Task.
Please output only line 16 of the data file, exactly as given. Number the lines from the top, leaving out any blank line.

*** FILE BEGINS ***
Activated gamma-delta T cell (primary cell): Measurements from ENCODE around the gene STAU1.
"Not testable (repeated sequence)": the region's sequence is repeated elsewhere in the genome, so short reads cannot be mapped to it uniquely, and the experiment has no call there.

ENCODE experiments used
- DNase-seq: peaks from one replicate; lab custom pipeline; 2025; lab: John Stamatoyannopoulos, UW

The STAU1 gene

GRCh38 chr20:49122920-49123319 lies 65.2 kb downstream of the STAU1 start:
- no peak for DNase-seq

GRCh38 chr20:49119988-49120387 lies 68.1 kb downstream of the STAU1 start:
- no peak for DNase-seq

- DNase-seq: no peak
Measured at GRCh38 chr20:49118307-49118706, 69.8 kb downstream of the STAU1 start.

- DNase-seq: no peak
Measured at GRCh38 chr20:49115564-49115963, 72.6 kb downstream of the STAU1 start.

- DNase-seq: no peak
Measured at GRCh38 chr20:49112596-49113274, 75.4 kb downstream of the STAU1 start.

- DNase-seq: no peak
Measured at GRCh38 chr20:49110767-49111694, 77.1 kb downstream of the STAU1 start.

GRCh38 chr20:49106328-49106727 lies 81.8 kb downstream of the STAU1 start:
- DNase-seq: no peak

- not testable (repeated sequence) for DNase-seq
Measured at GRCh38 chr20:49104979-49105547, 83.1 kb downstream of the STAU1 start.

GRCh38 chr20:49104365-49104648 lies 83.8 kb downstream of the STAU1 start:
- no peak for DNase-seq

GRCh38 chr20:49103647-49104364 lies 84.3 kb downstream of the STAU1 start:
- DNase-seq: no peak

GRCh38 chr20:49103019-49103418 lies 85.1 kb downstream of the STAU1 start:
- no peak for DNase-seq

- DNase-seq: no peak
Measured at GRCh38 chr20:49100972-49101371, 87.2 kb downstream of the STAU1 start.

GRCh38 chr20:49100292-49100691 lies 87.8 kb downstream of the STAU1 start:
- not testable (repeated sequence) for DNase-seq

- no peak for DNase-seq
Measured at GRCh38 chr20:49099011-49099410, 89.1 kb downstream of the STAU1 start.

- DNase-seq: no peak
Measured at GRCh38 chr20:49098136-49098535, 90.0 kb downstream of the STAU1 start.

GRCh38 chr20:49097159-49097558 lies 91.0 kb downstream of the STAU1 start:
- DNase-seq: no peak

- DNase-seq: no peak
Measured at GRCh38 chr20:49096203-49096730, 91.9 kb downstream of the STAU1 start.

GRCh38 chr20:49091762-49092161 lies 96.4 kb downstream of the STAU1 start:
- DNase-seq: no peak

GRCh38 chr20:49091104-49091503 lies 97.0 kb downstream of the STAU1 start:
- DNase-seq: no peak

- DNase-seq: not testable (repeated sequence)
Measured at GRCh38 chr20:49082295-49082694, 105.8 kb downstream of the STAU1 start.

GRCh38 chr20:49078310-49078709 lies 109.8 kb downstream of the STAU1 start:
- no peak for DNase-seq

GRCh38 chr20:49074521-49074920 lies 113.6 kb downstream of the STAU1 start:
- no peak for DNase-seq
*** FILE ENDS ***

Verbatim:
- DNase-seq: no peak